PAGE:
Footnote: perils of academia

There was another post that I’d wanted to write tonight…but there’s no way I can finish that before this one. Not because I liked this title more, but simply because I need to get it out of my head before it screws with my thoughts any further. Though I’m not entirely I’ll be able to do that…

The film in question is Footnote, an Israeli offering about two academics, father and son, with contrasting and irreconcilable approaches to the same, extremely narrow, field: Talmudic scholarship. The father, having spent many years on a single project only to be beaten to publication by the chance find of a rival, now seethes at the popularity and recognition accorded to his son, whose focus and methods he despises. Having hungered for the Israel Prize for years, his bitterness at never receiving it has translated into a stream of criticism that it has lost its value. What happens, then, when a bureaucratic error results in the father being awarded the prize instead of his son?

The greatest pain of an academic: when someone publishes your findings before you do…

Note that this is probably a film that’s impossible to talk about without spoiling the ending…and knowing this one really will spoil the experience, so I really would recommend that staying away unless you have already seen it.

Two major factors stand out about Footnote, the first of which represents the main reason I decided to watch it. At the core of this film is a story about the academic world, about people who are revered and others who are ridiculed – sometimes, they are subject to both reactions – for their obsessions with their areas of expertise. It’s about people who fight viciously, dragging others down spitefully to get to the heap of the pile. About people who paradoxically seek the respect and acknowledgement of those they envy, those they look down upon, and sometimes, those they’ve always admired. It’s a story about the world that I might be dragging myself into.

Albeit, in a completely different subject. Though, I will admit, the idea of studying Japanese that obsessively is quite appealing!

The second factor that sticks with me is something that may have a bearing on the first: the film ends in an extremely thought provoking manner. I’ll be honest – I really did not expect it to end at the point it did, at a point where the characters could take a multitude of paths; some that would probably resolve the tensions that had been built up until that point, and others that would lead the snapping of those taut strings.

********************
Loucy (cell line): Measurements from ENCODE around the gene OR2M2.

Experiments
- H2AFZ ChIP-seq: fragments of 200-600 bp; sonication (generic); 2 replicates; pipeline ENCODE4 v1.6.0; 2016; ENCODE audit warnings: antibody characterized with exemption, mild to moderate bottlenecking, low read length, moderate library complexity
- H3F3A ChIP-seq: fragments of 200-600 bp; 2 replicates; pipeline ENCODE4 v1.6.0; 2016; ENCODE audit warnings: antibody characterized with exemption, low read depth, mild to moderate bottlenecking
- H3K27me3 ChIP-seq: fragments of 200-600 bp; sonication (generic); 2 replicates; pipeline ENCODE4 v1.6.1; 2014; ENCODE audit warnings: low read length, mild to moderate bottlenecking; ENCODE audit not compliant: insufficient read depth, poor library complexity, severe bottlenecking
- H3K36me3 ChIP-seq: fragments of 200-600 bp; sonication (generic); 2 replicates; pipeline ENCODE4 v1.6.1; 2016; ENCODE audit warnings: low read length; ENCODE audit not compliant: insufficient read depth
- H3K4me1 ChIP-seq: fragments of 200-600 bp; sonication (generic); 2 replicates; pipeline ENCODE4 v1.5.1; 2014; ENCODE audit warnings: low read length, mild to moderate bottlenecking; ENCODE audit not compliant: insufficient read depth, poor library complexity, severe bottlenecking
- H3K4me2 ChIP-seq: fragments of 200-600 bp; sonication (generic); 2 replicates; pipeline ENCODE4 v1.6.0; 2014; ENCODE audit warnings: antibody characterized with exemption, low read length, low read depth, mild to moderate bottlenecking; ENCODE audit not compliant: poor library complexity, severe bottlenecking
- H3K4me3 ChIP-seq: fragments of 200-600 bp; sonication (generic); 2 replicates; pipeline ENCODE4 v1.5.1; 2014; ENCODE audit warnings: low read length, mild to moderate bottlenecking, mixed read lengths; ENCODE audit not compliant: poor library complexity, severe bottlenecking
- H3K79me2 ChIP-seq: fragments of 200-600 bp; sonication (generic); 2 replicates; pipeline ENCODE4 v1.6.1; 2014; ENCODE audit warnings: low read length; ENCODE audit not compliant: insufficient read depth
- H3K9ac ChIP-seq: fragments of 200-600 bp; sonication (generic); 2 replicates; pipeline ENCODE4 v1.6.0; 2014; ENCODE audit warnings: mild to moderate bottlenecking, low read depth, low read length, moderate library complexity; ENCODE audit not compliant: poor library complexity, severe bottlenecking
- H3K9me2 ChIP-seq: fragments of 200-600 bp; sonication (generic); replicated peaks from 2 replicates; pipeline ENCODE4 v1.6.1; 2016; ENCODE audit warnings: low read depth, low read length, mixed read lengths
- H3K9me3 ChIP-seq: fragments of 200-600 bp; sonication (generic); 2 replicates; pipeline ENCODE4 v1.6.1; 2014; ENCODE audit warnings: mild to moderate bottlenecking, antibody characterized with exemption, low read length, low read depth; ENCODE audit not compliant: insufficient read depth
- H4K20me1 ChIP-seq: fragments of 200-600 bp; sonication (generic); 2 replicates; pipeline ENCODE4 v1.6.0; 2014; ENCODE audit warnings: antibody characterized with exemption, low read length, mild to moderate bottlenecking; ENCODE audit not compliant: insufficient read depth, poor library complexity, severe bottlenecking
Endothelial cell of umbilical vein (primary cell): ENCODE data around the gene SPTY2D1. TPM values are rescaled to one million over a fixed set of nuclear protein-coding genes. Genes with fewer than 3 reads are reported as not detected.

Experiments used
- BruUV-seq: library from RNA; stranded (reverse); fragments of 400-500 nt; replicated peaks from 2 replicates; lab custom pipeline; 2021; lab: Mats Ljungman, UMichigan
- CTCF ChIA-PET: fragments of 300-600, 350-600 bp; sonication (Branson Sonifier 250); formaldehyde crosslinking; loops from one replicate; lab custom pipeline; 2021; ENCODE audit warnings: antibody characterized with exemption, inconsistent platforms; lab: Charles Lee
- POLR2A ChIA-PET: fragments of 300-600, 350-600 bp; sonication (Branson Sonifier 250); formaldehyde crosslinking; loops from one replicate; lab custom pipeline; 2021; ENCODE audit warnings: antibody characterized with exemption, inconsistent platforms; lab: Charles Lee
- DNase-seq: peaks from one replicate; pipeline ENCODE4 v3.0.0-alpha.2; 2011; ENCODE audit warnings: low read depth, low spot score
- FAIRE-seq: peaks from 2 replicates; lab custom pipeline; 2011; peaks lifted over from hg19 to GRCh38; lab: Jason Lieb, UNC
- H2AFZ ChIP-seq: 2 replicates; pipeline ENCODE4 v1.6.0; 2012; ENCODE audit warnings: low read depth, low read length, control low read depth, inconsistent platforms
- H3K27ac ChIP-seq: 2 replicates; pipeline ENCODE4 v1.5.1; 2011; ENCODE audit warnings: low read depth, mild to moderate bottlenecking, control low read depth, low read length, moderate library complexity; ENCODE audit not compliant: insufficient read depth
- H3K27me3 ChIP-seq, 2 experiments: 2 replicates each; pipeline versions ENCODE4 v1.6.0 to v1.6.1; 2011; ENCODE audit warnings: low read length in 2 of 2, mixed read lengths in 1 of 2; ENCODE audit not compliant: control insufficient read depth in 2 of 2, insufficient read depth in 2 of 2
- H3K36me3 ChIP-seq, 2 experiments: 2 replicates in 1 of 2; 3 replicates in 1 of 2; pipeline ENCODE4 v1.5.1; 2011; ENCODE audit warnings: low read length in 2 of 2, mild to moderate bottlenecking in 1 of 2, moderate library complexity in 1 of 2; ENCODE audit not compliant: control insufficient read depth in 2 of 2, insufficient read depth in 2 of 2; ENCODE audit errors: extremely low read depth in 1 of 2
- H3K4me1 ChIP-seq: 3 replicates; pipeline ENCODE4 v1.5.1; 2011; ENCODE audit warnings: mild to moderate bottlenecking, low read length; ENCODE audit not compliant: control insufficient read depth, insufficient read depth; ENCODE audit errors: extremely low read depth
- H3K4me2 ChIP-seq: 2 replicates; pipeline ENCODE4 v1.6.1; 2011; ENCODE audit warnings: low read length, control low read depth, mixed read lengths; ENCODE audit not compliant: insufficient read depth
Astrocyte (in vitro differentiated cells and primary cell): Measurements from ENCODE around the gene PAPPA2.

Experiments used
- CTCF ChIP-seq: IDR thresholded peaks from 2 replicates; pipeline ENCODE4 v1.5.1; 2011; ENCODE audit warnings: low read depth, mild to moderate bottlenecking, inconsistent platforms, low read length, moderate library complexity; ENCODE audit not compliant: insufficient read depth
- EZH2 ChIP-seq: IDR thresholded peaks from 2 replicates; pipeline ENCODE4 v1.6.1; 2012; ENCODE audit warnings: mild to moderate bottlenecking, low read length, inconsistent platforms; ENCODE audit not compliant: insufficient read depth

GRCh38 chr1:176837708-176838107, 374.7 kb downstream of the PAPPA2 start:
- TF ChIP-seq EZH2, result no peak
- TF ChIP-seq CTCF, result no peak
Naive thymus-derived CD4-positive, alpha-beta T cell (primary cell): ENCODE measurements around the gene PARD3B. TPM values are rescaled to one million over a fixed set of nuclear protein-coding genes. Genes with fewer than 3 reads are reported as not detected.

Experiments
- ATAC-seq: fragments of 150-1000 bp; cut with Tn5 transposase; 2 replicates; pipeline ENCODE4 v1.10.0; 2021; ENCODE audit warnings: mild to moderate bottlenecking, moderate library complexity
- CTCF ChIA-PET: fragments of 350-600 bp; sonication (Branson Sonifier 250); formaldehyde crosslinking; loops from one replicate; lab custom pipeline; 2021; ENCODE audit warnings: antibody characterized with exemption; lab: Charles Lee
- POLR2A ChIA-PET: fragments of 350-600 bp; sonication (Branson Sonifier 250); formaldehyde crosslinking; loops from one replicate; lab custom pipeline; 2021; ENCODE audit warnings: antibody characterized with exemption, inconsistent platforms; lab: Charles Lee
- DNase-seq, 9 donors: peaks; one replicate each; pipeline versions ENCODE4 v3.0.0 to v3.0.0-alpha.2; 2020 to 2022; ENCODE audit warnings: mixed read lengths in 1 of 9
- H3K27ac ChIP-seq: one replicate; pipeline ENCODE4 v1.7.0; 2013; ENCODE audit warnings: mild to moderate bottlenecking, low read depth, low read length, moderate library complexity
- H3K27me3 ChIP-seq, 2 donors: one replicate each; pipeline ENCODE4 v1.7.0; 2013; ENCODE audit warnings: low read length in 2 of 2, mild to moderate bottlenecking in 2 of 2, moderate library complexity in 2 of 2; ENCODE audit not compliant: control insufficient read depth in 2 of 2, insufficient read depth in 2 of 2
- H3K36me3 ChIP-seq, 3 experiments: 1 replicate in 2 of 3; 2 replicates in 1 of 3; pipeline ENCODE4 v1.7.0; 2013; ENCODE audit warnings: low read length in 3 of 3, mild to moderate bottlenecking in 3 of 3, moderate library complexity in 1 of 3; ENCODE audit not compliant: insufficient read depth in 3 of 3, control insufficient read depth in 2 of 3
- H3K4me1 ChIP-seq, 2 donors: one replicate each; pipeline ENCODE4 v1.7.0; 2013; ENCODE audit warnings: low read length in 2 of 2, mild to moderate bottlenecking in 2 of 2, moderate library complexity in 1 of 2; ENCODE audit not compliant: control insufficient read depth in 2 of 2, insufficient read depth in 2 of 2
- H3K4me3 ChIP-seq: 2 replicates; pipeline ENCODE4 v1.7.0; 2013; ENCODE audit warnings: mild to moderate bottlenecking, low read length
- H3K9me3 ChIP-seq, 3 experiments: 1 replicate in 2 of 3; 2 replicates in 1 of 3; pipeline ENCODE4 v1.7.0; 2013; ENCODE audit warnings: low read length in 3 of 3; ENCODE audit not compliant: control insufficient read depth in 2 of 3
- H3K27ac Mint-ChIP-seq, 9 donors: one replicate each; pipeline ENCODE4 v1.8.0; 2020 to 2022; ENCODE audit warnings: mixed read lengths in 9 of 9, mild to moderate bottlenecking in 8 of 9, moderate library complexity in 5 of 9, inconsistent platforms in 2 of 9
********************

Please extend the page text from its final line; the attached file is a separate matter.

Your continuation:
A lot of people in the West seem to describe Footnote as a comedy, but that ending really stopped me cold. Some parts were hilarious, such as the meeting in the tiny office in the Ministry of Education, where everyone had to stand up to let one person in or out of the room. Running all the different scenarios that that ending could lead on to through my head, I also found myself reflecting on the different possible interpretations of each characters’ decision. Was Uriel’s crucial decision an act of kindness or a hidden thorn? Was it one or great courage or cowardice? Is Elizier’s resistance to the establishment something to be admired, or something to be ridiculed? Was the great expectation that Uriel placed upon his own son actually damaging to the youth in the long run?

The film answers none of these. Perhaps it’s suggesting that there is no universal answer, or perhaps its creators merely want us to reflect on these questions on our own. Which brings me to my reaction: if this is academia, it’s a sobering thought.

About karice
Nothing much. This is just where I hope to store anything I decide to review, but it film, anime, shows, books, cafes etc...

Leave a Reply

Fill in your details below or click an icon to log in:

WordPress.com Logo

You are commenting using your WordPress.com account. Log Out / Change )

Twitter picture

You are commenting using your Twitter account. Log Out / Change )

Facebook photo

You are commenting using your Facebook account. Log Out / Change )

Google+ photo

You are commenting using your Google+ account. Log Out / Change )

Connecting to %s

Follow

Get every new post delivered to your Inbox.

%d bloggers like this: